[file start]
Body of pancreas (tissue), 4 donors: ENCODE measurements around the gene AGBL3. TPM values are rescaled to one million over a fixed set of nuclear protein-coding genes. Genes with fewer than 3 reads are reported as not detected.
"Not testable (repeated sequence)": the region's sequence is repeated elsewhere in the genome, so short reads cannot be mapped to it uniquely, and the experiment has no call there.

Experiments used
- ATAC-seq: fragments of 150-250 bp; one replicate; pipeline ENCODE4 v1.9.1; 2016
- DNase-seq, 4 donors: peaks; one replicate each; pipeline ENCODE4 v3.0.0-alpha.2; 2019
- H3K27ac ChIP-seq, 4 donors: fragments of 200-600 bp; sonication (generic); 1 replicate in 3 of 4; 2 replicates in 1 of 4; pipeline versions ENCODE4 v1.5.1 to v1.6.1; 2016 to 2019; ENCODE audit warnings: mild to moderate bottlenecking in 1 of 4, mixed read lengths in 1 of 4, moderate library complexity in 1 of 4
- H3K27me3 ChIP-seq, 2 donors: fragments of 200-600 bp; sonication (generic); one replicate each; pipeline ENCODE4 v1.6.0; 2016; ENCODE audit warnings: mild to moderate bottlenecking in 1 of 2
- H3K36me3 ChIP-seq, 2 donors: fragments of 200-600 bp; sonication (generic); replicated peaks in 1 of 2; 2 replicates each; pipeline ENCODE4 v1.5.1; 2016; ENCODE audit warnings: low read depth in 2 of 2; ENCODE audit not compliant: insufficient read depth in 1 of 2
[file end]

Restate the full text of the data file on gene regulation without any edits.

Body of pancreas (tissue), 4 donors: ENCODE measurements around the gene AGBL3. TPM values are rescaled to one million over a fixed set of nuclear protein-coding genes. Genes with fewer than 3 reads are reported as not detected.
"Not testable (repeated sequence)": the region's sequence is repeated elsewhere in the genome, so short reads cannot be mapped to it uniquely, and the experiment has no call there.

Experiments used
- ATAC-seq: fragments of 150-250 bp; one replicate; pipeline ENCODE4 v1.9.1; 2016
- DNase-seq, 4 donors: peaks; one replicate each; pipeline ENCODE4 v3.0.0-alpha.2; 2019
- H3K27ac ChIP-seq, 4 donors: fragments of 200-600 bp; sonication (generic); 1 replicate in 3 of 4; 2 replicates in 1 of 4; pipeline versions ENCODE4 v1.5.1 to v1.6.1; 2016 to 2019; ENCODE audit warnings: mild to moderate bottlenecking in 1 of 4, mixed read lengths in 1 of 4, moderate library complexity in 1 of 4
- H3K27me3 ChIP-seq, 2 donors: fragments of 200-600 bp; sonication (generic); one replicate each; pipeline ENCODE4 v1.6.0; 2016; ENCODE audit warnings: mild to moderate bottlenecking in 1 of 2
- H3K36me3 ChIP-seq, 2 donors: fragments of 200-600 bp; sonication (generic); replicated peaks in 1 of 2; 2 replicates each; pipeline ENCODE4 v1.5.1; 2016; ENCODE audit warnings: low read depth in 2 of 2; ENCODE audit not compliant: insufficient read depth in 1 of 2